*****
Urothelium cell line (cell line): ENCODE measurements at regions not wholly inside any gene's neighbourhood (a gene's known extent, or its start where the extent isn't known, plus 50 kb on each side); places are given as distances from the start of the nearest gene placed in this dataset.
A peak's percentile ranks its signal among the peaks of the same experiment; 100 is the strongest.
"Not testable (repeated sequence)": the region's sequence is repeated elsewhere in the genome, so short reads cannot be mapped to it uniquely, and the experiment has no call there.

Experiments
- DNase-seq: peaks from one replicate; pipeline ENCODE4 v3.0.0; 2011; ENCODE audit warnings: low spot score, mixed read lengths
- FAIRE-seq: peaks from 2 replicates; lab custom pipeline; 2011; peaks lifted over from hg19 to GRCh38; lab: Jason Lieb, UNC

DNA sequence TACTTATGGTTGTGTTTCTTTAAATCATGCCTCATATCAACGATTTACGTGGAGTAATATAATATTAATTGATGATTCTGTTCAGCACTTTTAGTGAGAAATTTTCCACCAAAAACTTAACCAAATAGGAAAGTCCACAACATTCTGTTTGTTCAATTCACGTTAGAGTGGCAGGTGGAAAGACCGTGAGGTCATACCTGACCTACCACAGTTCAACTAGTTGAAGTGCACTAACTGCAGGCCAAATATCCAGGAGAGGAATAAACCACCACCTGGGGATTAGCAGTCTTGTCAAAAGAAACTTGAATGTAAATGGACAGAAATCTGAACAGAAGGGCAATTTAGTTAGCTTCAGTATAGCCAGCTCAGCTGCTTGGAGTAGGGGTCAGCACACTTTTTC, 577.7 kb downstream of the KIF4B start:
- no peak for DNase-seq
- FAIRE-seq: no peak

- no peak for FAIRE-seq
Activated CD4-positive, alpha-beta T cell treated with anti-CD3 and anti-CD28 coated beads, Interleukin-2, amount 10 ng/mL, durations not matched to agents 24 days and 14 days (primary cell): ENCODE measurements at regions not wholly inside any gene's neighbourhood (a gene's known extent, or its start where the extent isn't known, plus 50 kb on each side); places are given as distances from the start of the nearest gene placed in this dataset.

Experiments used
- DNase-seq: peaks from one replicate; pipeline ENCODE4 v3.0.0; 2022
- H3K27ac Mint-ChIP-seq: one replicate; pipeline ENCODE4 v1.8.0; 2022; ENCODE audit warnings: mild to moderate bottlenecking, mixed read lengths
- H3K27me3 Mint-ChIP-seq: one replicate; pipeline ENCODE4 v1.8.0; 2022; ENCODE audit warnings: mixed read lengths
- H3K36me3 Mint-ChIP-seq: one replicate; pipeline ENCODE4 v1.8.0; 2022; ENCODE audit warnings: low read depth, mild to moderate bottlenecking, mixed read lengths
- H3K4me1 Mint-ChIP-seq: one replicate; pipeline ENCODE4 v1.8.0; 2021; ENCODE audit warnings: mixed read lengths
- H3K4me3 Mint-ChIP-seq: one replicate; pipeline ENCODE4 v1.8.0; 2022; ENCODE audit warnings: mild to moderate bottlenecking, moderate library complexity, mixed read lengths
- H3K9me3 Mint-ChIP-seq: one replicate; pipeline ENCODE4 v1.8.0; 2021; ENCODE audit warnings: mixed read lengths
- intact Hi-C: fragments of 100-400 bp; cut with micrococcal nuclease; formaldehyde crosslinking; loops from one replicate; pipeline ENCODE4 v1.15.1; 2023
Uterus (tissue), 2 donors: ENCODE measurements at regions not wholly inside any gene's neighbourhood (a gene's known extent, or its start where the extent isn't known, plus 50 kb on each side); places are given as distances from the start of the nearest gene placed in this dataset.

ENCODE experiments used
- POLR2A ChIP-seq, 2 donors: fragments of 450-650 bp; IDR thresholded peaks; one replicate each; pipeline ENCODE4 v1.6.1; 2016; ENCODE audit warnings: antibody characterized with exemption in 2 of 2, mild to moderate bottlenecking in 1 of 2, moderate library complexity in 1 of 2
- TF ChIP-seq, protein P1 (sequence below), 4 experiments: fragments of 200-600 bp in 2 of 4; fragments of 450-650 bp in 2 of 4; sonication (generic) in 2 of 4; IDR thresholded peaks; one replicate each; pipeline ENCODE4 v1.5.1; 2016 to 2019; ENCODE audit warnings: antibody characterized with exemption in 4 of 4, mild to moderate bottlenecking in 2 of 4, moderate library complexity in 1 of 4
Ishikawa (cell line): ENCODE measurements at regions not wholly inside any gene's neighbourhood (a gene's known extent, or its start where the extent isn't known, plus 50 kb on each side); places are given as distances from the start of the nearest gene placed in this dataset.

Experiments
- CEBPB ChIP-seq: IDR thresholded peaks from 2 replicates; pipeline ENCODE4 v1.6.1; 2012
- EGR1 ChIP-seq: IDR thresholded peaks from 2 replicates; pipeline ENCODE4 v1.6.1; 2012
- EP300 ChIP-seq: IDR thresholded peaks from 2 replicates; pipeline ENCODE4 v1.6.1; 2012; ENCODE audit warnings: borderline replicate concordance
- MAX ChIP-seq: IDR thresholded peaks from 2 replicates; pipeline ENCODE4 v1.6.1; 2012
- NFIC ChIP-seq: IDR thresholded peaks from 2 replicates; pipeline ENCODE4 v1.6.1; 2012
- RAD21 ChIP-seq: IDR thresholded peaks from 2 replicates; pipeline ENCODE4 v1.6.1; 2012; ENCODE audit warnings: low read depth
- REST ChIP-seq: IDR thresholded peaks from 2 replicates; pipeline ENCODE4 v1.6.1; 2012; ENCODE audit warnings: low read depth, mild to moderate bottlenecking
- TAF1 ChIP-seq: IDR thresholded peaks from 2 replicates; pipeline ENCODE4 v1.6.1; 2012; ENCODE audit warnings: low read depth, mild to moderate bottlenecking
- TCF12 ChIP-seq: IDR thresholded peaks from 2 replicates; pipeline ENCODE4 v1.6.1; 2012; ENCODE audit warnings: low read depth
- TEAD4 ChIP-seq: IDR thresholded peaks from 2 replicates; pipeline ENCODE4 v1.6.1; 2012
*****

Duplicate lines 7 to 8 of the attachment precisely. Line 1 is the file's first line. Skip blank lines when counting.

DNA sequence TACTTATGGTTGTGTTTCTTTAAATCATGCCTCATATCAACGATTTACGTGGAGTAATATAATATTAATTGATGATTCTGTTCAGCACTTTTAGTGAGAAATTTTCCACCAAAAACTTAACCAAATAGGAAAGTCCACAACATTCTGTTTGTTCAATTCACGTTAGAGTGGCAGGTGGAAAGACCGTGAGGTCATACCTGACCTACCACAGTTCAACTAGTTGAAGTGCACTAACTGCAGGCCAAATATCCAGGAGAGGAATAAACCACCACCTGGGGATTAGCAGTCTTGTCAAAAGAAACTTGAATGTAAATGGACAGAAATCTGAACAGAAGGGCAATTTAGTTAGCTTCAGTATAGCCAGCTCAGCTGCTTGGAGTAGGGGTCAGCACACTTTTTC, 577.7 kb downstream of the KIF4B start:
- no peak for DNase-seq